Saudi Arabia denies reports about financial help to 9/11 hijackers
Saudi Arabia has denied allegations that its government helped finance two of the hijackers involved in last year's 11 September attacks on the United States.
According to the BBC, Nail al-Jubeir, an aide to Saudi Arabia's de facto ruler Crown Prince Abdullah, said reports that the wife of the Saudi ambassador to America sent money to the hijackers were "untrue and irresponsible".
According to US media reports, the two hijackers - Khalid al-Mihdhar and Nawaf al-Hazmi - received $3,500 a month from two students in the United States via an account in the name of Princess Haifa al-Faisal, the Saudi ambassador's wife. Al-Jubeir said the money did not come directly from the princess. "She wants her name cleared," he said.
But al-Jubeir admitted that an internal Saudi investigation had found the princess had been regularly sending charitable contributions to a Saudi woman named Magda Ibrahim Ahmed, and slightly more than half of that money had been forwarded by that lady to either Osama Bassnan or Janet Bassnan or Manal al-Bayoumi, assumed to be Omar al-Bayoumi's wife.
"They don't know who this lady is and how she was able to get on Princess Haifa's recipient list," said al-Jubeir.
He described Princess Haifa as "a very generous woman who cares deeply about the welfare of Saudi citizens, in particular those in need."
The US Federal Bureau of Investigation has launched a probe into whether Saudi charitable funds had been funneled to the two Saudi hijackers, US officials said.
"The FBI continues to pursue all investigative leads in its counterterrorism efforts in a thorough and confidential manner," the bureau said in a three-paragraph statement released late Saturday, adding that for "obvious reason" it cannot disclose details of a pending investigation.
Newsweek magazine, which broke the story, said that payments went from the princess's account at Washington's Riggs Bank to the family of Saudi national Omar Al-Bayoumi, who studied in California and befriended al-Mihdhar and al-Hazmi.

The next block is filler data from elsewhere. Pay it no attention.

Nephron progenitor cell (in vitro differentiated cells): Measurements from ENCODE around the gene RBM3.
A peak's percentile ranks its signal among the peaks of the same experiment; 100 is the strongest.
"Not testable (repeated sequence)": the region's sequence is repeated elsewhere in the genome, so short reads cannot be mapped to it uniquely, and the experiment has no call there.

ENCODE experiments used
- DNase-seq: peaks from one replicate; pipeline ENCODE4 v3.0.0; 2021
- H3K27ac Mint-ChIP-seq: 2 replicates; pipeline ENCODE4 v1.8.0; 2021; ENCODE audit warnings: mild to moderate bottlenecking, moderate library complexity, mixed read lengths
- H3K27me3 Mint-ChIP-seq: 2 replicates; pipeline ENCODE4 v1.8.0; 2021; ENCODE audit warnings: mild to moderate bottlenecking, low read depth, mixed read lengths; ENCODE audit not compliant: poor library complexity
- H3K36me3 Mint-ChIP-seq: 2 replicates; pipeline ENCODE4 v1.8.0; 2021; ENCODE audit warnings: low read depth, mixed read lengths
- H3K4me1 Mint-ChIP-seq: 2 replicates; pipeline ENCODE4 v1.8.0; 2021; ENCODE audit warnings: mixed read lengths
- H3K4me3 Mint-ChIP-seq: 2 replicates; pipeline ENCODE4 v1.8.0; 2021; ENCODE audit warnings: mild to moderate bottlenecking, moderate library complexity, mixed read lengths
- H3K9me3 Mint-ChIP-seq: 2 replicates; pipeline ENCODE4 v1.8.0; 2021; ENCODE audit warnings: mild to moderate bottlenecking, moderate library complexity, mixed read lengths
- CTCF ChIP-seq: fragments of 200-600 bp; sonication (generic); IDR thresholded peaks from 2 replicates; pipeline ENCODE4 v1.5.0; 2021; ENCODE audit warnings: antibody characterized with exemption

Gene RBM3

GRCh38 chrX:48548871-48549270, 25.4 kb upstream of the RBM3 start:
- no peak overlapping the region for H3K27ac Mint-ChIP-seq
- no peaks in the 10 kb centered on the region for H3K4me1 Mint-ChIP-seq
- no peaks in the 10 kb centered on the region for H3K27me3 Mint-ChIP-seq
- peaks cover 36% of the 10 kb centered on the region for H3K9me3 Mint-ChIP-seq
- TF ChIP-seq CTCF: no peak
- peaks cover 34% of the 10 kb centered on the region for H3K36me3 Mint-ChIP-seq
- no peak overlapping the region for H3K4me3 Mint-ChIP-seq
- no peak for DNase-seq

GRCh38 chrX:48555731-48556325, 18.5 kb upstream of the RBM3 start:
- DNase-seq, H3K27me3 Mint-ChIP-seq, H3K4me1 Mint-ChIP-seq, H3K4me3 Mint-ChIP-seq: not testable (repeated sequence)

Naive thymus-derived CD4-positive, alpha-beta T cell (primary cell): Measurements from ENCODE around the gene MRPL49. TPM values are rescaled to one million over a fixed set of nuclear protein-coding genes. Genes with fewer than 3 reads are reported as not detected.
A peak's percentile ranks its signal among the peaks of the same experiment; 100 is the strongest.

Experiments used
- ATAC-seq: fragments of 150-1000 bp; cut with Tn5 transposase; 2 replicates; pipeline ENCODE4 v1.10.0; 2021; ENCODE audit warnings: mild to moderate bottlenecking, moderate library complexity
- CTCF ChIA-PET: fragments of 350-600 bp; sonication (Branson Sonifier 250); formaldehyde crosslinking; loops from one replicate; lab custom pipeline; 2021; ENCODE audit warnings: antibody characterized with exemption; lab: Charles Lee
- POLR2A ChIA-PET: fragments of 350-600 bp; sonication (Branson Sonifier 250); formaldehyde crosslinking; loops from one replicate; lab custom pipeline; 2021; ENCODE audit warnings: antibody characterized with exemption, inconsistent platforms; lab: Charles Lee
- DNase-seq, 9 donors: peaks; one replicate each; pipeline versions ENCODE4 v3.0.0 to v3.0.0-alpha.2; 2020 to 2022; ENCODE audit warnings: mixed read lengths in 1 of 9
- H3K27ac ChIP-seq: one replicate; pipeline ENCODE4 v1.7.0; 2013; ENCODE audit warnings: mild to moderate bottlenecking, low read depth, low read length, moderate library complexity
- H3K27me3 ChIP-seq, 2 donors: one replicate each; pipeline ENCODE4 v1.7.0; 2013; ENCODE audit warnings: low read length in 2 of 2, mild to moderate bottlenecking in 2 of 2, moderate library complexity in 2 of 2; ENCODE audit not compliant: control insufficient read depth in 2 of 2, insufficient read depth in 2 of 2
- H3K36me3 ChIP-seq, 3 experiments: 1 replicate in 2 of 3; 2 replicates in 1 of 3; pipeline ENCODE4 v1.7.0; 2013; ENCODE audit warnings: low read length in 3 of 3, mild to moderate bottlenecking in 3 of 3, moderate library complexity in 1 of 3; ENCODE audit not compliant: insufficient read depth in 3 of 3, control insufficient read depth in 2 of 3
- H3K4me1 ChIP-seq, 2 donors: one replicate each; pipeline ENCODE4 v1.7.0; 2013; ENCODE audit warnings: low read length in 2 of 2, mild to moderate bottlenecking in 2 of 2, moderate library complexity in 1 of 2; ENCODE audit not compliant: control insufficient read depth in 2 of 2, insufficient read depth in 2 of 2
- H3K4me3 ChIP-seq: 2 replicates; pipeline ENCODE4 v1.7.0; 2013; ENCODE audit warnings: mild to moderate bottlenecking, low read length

After al-Bayoumi left the country in mid-2001, payments for approximately the same amount began flowing to Osama Bassnan, another friend of both al-Bayoumi and the future hijackers, according to the magazine.
U.S. sources said on Friday that a congressional inquiry into intelligence failures related to last year's September 11 attacks was investigating a possible funding link between the Saudi government and two of the hijackers.
"While you have an ongoing investigation, it's important not to rush to judgment," said Saturday National Security Council spokesman Sean McCormack during a visit by President George W. Bush to Romania.
Some government sources cautioned there was no definitive proof of Saudi government involvement, but that congressional investigators were looking at information that suggested it.
FBI agents found the phone number of the Saudi Embassy in Al-Bayoumi's apartment, The Washington Post reported. Saudi officials told the newspaper that there was no link between Al-Bayoumi and any Saudi government employee.
U.S. and British media have reported that U.S. federal investigators believe Al-Bayoumi helped pay the rent for the two men's San Diego apartment. (Albawaba.com)
© 2002 Al Bawaba (www.albawaba.com)
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